Housing justice for marginal renters

The problem:

Some vulnerable renters are excluded from residential tenancy legislation, and may have no legislated rights and remedies in relation to their housing.

The solution:

Extend the occupancy principles in the Boarding Houses Act 2012 so they cover all renters otherwise excluded from residential tenancies legislation.

Some people who rent their housing are not covered by our tenancy legislation. The Residential Tenancies Act 2010expressly excludes boarders and lodgers, and numerous other categories of renters.

The Boarding Houses Act 2012 now covers some renters – residents of registrable boarding houses – who previously were not covered. But still, many people in boarding and lodging arrangements are not covered by any legislation about their housing.

These marginal renters include residents of small boarding houses, lodgements in private houses, share houses, residential colleges, refuges and crisis accommodation. Some of them are the most vulnerable people in our community. Their exclusion from tenancy legislation makes them more vulnerable.

Marginal renters’ housing arrangements are governed primarily by the common law of lodging. The terms of the lodging contract are those that the parties have bargained for; in practice, the landlord sets the terms.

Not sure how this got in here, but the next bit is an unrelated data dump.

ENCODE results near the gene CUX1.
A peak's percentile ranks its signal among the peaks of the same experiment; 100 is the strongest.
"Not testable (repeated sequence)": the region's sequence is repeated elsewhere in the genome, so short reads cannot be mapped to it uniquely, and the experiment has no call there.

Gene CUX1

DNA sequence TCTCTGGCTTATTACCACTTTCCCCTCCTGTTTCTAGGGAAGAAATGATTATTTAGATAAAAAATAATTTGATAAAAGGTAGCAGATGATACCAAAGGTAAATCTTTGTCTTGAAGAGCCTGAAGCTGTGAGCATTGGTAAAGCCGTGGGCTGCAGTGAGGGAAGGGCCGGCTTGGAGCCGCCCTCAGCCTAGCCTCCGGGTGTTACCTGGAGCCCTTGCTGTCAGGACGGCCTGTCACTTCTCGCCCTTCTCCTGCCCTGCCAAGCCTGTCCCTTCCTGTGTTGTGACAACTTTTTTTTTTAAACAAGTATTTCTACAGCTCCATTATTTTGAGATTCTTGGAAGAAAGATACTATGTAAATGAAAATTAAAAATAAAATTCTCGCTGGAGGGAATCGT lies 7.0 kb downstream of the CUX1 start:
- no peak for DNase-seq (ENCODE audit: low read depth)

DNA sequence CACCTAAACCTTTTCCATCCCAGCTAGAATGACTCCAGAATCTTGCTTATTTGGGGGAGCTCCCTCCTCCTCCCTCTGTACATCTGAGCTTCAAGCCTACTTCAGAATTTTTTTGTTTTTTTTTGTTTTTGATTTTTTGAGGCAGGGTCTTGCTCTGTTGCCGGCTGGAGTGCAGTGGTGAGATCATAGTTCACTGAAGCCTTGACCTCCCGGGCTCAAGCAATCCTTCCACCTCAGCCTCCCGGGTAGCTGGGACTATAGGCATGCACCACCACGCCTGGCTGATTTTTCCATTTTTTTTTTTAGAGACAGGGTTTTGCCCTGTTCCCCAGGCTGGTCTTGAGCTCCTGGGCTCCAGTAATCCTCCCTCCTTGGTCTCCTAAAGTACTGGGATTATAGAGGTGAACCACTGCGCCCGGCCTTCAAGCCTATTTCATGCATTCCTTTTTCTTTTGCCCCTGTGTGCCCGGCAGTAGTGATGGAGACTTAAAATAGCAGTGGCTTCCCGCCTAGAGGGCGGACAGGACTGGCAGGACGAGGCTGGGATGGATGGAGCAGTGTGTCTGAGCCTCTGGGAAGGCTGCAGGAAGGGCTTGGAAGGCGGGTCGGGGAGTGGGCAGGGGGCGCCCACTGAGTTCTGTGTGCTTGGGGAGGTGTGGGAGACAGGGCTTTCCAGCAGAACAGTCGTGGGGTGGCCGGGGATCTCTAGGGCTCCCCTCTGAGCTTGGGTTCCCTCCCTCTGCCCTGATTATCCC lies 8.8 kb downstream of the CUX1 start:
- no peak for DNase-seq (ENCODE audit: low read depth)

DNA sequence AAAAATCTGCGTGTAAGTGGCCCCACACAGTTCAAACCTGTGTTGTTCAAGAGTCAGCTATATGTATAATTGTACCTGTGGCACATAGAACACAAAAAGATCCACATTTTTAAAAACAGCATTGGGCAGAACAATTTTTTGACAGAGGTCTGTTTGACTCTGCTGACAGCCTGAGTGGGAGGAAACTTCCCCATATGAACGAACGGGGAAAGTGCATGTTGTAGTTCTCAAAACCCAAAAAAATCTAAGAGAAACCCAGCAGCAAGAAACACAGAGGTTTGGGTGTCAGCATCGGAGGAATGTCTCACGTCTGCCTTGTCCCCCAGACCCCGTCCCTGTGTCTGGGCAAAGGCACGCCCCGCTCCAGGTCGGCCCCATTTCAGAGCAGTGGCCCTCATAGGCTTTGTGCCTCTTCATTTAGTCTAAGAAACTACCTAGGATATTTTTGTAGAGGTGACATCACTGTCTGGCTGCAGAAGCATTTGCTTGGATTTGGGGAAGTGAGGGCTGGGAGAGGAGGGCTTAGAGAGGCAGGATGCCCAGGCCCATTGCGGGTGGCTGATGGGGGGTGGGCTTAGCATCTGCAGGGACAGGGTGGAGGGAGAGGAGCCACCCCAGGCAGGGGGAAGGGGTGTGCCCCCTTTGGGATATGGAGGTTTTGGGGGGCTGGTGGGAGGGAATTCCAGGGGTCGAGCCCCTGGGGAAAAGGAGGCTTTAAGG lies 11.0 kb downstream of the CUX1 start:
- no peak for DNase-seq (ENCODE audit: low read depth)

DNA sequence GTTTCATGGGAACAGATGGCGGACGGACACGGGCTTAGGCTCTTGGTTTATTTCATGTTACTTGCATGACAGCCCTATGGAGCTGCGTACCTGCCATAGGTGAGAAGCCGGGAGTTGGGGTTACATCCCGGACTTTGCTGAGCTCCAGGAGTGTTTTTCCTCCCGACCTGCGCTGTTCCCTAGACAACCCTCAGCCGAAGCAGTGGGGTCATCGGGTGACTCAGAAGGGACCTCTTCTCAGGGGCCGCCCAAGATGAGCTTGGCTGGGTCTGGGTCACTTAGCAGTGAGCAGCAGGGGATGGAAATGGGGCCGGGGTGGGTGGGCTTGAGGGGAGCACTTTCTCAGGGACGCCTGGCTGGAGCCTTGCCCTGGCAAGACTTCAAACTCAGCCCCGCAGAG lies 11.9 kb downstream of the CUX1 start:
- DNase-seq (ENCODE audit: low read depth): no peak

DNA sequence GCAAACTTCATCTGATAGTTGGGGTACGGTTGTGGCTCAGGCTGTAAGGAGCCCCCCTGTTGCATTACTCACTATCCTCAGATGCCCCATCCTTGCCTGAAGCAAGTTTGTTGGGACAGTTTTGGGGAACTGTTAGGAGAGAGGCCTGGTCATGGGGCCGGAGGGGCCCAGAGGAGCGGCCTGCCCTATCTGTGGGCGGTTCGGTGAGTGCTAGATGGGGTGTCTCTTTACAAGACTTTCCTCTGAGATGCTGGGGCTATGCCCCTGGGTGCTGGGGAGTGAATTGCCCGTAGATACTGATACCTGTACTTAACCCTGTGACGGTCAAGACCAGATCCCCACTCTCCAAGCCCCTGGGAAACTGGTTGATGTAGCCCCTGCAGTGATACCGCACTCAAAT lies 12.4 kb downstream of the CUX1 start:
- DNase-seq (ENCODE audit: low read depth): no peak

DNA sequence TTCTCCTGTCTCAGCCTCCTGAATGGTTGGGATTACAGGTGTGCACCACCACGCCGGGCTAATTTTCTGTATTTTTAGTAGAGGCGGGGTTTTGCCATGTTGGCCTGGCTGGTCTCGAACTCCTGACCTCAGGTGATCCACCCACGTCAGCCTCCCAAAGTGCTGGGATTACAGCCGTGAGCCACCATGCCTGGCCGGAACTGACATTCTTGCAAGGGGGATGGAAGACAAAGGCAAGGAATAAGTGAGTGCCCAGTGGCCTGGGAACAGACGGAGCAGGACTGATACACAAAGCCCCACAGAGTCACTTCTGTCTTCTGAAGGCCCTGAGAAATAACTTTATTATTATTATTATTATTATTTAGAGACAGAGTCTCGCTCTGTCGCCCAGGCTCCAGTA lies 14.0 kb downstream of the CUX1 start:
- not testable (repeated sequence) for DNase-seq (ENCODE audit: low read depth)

This means the rent may be increased, or the contract terminated and the lodger evicted, with little or no notice. It also means that you may have few or no rights in relation to repairs, security, access and privacy, and no realistic avenues for resolving disputes. 

Some marginal renters may have some legal rights and remedies under the Australian Consumer Law, but this depends on the circumstances. In particular, if you are a lodger in a private house or share house, you probably are not covered by consumer law, and so have no legislated rights or remedies in relation to your housing.

The Tenants’ Union believes all renters who are otherwise excluded from tenancy legislation should be covered by the occupancy principles set out in the Boarding Houses Act, with straightforward access to the NSW Civil and Administrative to deal with disputes.    

Further reading


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